People have died from tobacco-related diseases since the opening of the first FCTC working group on 28 October 1999.
- Created on Saturday, 14 April 2012 07:59
Chile Libre de Tabaco (CHLT) or Tobacco Free Chile, where she is responsible for communications. CHLT is based in Santiago, Chile.Lezak Shallat works with the FCA member organisation
Many of the people initially involved with CHLT were looking at tobacco issues in relation to community health and the absence of women’s organisations in prevention. In 2009, this group named itself Chile Libre de Tabaco and broadened its objectives to tackle policy issues at the national level.
Since then CHLT has achieved many things, and last year the organisation was honoured with a 2011 World No Tobacco Day award from the WHO/PAHO. Read on to find out more.
Five questions with Lezak about CHLT.
WHAT IS CHLT’S MAIN GOAL?
CHLT’s immediate goal is to improve tobacco legislation in Chile through the passage of a new Clean Indoor Air law. The current law allows bars and restaurants to decide whether or not they want to allow smoking. The reforms we are pushing for are under debate in Congress, so we hope we will have good news soon.
WHAT ARE CHLT”S FUTURE PLANS?
Once we achieve a smoke-free law, we would like to focus on tobacco prevention, especially among young women.
This is because CHLT’s roots are in its work with women, through its association with Fundación EPES (Popular Education for Health), a small, community-based non-government organisation that works on health promotion in low-income neighbourhoods in Chile.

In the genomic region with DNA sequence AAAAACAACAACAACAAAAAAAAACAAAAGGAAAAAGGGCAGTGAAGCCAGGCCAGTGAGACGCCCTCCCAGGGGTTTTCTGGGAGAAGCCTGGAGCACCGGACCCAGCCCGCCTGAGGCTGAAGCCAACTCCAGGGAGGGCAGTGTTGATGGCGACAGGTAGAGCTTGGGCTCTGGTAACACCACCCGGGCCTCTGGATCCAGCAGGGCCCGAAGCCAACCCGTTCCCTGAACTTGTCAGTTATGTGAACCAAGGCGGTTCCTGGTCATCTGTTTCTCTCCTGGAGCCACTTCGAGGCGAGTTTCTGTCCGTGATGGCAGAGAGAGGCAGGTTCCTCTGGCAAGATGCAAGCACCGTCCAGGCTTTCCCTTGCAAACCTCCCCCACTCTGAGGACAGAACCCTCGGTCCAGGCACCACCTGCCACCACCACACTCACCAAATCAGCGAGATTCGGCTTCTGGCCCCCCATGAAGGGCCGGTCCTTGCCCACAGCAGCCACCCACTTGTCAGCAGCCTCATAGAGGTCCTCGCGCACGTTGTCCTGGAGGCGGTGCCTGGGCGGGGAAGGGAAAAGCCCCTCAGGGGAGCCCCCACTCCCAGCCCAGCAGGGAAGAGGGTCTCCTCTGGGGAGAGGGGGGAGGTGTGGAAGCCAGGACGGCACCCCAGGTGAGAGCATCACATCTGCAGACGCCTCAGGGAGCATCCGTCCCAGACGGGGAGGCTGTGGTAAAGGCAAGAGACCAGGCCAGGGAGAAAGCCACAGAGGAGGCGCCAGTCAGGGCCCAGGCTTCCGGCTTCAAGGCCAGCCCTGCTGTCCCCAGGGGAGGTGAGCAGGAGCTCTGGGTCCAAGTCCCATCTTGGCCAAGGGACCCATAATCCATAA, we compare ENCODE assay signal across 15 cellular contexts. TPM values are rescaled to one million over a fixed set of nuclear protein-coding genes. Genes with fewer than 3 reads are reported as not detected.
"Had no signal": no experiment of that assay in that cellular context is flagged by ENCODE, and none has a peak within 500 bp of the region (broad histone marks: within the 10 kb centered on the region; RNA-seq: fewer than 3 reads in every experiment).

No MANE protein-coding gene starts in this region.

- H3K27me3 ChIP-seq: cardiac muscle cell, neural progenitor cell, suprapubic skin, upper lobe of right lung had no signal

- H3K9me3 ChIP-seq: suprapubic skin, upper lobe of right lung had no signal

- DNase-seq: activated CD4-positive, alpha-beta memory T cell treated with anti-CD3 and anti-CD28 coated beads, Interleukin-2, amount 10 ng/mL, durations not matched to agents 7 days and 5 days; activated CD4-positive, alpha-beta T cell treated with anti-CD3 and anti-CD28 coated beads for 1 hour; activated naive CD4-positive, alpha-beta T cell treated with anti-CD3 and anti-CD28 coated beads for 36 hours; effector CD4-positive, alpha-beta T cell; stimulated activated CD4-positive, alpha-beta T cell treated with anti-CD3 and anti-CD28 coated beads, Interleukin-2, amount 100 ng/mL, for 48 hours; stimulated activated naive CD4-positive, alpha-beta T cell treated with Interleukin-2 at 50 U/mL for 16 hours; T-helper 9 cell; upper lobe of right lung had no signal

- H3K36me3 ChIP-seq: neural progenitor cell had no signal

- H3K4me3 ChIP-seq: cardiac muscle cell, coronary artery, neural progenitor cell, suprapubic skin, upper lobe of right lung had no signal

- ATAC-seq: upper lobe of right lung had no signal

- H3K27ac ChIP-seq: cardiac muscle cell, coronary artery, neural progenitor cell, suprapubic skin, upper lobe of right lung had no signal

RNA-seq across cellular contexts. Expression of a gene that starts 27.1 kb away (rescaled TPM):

We didn’t start out working on national policy – we were focused on women’s health issues. However, the more we learned, the more we felt the need to mobilise civil society to push the government to improve its tobacco control laws and stand up to the tobacco industry, That was around 2009.
WHAT ARE SOME OF CHLT’S ACHIEVEMENTS?
Thanks to the help and guidance of the international community, we got off to a running start. In 2011, our work was recognised by the Pan American Health Organization/World Health Organization (PAHO/WHO), which honoured us with a World No Tobacco Day award.
The citation described CHLT as a "group of dedicated individuals who advocate for stricter tobacco control laws in Chile. The group's lobbying and advocacy were instrumental in prompting legislators and policymakers to develop the 100 percent smoke-free legislation that was presented to the Chilean Congress in early 2011."
“In addition, CHLT has become the foremost public information source for tobacco control in Chile through its strategic use of information, analysis, lobbying and media work.”
WHAT ARE SOME OF CHLT’S CHALLENGES?
Our greatest challenges are the high smoking prevalence rates in Chile, which means that many people think that smoking is normal, even if they know it is harmful. And, of course, a very powerful tobacco industry with connections to the nation’s economic and political elites.
HOW IMPORTANT IS THE FCTC IN YOUR ORGANISATION’S WORK?
The FCTC is important in our work because it provides a template for strong national laws.